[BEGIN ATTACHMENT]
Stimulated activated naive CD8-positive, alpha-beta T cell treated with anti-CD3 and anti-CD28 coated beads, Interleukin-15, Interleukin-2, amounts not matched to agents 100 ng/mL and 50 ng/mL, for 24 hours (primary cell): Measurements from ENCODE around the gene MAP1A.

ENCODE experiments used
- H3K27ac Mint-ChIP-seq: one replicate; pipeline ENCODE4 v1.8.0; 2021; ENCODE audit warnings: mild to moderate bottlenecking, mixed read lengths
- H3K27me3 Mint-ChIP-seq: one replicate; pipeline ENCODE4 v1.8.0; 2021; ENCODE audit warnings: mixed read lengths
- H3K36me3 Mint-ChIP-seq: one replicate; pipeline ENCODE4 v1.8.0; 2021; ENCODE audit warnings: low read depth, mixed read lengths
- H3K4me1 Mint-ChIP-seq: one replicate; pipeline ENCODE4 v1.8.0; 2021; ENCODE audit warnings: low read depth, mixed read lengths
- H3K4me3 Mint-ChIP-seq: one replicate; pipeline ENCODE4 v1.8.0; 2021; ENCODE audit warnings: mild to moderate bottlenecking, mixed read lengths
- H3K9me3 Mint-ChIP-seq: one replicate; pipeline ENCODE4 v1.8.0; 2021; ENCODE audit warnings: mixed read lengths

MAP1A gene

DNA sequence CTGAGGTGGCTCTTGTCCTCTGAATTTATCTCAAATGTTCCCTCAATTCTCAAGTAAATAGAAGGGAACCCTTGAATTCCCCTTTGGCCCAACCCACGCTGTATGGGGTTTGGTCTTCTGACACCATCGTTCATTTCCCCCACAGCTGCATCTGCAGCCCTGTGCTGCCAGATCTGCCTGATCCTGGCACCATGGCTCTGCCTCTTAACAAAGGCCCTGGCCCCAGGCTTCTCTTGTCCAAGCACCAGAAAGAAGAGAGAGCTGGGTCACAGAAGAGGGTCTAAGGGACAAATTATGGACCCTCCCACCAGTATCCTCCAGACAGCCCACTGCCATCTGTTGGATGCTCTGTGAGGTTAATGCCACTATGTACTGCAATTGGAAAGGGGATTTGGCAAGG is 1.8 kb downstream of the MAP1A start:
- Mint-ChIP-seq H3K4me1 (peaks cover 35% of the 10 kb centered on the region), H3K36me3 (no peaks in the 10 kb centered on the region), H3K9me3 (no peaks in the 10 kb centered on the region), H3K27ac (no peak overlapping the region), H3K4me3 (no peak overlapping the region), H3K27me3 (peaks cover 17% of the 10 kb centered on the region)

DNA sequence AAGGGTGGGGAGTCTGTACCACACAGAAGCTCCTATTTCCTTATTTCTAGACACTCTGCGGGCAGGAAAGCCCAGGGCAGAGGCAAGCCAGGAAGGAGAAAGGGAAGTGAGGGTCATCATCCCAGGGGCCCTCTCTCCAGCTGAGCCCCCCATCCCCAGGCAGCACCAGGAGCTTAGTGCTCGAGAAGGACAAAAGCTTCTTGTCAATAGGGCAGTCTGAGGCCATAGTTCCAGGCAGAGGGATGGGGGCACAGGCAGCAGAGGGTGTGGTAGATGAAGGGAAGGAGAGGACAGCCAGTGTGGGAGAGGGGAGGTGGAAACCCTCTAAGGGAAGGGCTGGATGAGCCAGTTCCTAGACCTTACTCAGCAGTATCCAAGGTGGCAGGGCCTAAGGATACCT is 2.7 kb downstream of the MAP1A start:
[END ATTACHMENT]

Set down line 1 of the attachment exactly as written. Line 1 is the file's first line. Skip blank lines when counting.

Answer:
Stimulated activated naive CD8-positive, alpha-beta T cell treated with anti-CD3 and anti-CD28 coated beads, Interleukin-15, Interleukin-2, amounts not matched to agents 100 ng/mL and 50 ng/mL, for 24 hours (primary cell): Measurements from ENCODE around the gene MAP1A.